In the early days, there was little to eat and no money. The women and children established a garden. Percy planned out the farm, but from the first, much of the work was done by others. Alice bore four more children between 1884 and 1893, despite suffering scurvy. Alice and Elise were responsible for the cooking and clothing of the family. Alice was also responsible for educating the children and this was the only education the children had. Percy did not have the patience to teach the children, and when a local school became available, did not wish his children to attend. Percy indulged his interests in music and science, and delegated much of the running of the farm to his children. The girls kept chickens and operated a dairy while the boys did the ploughing and harrowing. Norman first took a turn at ploughing with oxen when he was ten. At that time the oldest boy, Edwy, was thirteen and was expected to plough fields unaided, and all harrowing was done by the boys. By the age of thirteen the boys were also considered old enough to be sent as hired hands to the neighbours, so augmenting the family income somewhat. At fifteen, the girls were sent to town to become servants. A consequence of these encounters of the children with the outside world and the opposite sex, was development of romances and marriages, many of which Percy did not approve. Percy’s enormous ego made it difficult for him to let go when his children showed signs of independence.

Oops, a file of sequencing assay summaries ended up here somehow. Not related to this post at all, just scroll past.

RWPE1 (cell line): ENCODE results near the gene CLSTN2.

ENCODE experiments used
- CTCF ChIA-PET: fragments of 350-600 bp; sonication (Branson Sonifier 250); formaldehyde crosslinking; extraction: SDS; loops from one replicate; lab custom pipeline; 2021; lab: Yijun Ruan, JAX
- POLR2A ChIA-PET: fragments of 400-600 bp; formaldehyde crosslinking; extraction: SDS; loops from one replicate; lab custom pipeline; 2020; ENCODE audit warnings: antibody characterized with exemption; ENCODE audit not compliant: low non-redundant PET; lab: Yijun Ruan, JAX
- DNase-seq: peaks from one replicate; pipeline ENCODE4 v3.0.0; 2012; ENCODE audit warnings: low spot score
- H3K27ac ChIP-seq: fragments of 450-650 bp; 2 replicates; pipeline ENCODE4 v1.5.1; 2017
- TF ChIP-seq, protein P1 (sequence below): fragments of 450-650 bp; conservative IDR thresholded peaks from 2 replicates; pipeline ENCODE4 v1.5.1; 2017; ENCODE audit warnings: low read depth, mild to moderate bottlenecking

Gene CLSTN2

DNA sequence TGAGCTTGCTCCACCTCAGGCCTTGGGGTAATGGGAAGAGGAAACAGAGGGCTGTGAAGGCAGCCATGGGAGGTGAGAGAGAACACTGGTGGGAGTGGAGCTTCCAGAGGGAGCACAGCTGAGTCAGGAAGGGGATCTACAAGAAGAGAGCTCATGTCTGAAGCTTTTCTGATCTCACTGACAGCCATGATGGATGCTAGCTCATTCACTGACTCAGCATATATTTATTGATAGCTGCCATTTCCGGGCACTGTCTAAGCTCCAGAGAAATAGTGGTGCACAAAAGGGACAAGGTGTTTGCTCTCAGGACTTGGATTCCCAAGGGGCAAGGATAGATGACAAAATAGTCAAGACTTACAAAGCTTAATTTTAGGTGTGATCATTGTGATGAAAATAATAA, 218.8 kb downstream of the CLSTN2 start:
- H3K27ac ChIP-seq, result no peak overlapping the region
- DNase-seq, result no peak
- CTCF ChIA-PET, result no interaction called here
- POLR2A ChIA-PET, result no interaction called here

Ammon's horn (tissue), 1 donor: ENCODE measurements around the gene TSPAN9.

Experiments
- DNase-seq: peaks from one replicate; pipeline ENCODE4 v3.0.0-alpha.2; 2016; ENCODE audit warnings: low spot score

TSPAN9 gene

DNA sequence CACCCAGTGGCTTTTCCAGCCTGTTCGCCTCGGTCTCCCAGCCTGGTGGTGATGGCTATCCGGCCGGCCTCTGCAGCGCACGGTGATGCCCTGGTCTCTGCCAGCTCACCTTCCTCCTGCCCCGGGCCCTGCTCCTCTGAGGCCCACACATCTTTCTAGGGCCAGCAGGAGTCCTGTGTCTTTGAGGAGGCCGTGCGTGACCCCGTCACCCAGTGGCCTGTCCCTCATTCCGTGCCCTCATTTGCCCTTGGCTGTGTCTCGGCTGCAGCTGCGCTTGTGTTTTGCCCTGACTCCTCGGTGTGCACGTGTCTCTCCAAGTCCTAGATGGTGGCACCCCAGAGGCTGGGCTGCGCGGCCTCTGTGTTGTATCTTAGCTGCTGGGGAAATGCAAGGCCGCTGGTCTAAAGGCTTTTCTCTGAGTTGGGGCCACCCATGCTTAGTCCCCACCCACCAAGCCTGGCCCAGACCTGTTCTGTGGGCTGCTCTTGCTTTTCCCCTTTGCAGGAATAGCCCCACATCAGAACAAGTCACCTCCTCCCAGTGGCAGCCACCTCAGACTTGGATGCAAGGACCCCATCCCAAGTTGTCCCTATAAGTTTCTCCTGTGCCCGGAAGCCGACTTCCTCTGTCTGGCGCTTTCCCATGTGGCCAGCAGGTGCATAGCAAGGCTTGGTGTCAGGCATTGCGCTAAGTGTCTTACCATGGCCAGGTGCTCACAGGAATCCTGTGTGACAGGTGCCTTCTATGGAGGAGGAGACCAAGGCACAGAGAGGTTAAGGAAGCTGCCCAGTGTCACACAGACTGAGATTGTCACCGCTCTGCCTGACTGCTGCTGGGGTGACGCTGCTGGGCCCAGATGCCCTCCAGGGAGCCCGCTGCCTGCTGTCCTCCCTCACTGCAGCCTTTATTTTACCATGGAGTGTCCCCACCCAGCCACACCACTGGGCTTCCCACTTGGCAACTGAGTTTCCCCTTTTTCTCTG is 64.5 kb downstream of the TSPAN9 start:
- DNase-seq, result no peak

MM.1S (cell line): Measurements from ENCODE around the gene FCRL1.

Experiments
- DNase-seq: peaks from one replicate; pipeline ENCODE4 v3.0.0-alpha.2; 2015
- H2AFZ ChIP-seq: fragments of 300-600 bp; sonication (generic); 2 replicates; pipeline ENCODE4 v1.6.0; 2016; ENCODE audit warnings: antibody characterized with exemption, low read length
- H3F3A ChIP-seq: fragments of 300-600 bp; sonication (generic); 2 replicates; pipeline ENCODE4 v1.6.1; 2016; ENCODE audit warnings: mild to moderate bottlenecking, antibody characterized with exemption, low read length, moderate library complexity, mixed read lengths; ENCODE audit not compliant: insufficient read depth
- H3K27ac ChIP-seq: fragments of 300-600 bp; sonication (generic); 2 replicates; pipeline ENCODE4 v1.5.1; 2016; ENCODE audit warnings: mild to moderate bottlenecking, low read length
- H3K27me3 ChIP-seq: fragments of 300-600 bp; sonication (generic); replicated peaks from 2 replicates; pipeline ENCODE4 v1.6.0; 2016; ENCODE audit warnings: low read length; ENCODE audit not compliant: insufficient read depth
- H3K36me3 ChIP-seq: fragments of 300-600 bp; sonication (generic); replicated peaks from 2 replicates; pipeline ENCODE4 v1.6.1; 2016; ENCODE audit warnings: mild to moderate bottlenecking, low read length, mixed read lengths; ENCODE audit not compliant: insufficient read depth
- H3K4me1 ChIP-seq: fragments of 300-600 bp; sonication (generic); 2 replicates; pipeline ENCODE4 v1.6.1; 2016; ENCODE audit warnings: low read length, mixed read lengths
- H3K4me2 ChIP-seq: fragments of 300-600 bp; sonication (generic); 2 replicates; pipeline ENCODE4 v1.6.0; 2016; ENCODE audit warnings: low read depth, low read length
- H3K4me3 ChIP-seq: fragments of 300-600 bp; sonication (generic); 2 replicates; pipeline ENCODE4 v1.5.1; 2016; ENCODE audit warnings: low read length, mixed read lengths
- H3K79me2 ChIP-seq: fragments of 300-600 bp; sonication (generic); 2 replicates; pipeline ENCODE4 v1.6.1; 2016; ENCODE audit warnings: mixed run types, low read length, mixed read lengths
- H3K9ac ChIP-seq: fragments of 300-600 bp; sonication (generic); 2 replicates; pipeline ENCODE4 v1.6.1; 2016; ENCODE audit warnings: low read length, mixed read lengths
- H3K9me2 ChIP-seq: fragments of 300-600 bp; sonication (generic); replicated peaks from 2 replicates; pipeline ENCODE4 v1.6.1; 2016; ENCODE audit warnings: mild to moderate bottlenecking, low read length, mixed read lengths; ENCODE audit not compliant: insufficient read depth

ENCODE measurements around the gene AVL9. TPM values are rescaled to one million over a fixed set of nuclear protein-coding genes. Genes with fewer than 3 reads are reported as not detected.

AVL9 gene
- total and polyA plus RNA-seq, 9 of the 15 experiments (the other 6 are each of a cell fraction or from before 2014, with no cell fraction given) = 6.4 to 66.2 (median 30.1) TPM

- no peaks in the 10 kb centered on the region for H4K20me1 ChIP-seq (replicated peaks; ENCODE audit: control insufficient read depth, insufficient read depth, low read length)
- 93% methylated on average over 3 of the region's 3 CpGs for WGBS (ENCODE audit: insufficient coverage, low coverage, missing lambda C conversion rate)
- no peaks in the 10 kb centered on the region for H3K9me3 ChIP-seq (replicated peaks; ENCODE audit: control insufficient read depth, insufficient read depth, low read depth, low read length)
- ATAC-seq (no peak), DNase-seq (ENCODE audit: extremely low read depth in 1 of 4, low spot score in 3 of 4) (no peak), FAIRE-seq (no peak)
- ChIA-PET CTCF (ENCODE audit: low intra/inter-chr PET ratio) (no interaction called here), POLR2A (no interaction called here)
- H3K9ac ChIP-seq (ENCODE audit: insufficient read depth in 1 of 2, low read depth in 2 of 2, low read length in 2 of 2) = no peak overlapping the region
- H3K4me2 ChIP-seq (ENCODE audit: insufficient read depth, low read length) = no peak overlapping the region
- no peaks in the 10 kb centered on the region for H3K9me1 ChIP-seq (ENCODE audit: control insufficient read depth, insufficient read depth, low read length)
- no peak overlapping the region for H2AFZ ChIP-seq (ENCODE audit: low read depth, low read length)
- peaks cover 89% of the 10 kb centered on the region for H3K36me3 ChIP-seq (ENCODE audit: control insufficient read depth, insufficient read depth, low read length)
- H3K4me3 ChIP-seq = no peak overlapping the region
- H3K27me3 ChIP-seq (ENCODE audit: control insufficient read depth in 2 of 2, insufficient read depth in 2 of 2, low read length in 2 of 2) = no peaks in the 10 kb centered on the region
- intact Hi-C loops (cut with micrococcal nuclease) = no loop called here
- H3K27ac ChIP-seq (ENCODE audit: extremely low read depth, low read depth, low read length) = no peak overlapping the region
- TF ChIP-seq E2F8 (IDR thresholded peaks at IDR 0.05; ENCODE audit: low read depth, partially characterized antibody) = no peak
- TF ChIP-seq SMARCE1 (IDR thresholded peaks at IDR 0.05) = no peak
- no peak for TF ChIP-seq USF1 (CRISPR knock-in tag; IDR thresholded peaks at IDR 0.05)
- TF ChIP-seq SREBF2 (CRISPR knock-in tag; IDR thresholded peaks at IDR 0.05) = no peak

Despite the unending labour requirements of the homestead, Percy and the children were enthusiastic and competitive in sports. A golf course and tennis courts were constructed. Arising from Percy’s scientific interests was establishment of a weather station in 1884. Percy soon lost interest in the routine keeping of records, and this fell to others. Norman took over, and kept meticulous records. Interest in natural history was strong in the family, and feeding of birds, adoption of skunks, and insect and plant collecting were common activities. Although Percy made detailed descriptions of many of the items he collected, he seldom took steps to find out what they were. In contrast, several of the children became experts.
Since Percy did not believe in God, he established a family cemetery near St. Albans, in which most of the Criddles are buried. Elise Vane died in 1903 and was the first to be buried there. Percy and Alice died within weeks of each other in early 1918. Theirs were the first of the characteristic heart-shaped head stones that adorn all the Criddle graves in the cemetery. Most of the Criddle headstones bear a word indicating their noted characteristic. Four headstones bear the word “naturalist”. Among them, Talbot Criddle “Sportsman Naturalist” 1890 - 1975, was an avid and talented player of tennis and golf. He was also a farmer and horticulturalist of some talent. Stuart Criddle (1877-1971) was a cultivator of lilies, taxidermist and mammalogist. He published twenty scientific articles in total, most of them dealing with mammals. Evelyn Criddle (1876-1972) was a very quiet individual and an excellent collector of insects, particularly tiger beetles. Professionally, he worked as a Provincial Government Weed Inspector. The fourth headstone marked “naturalist” is that of Norman Criddle.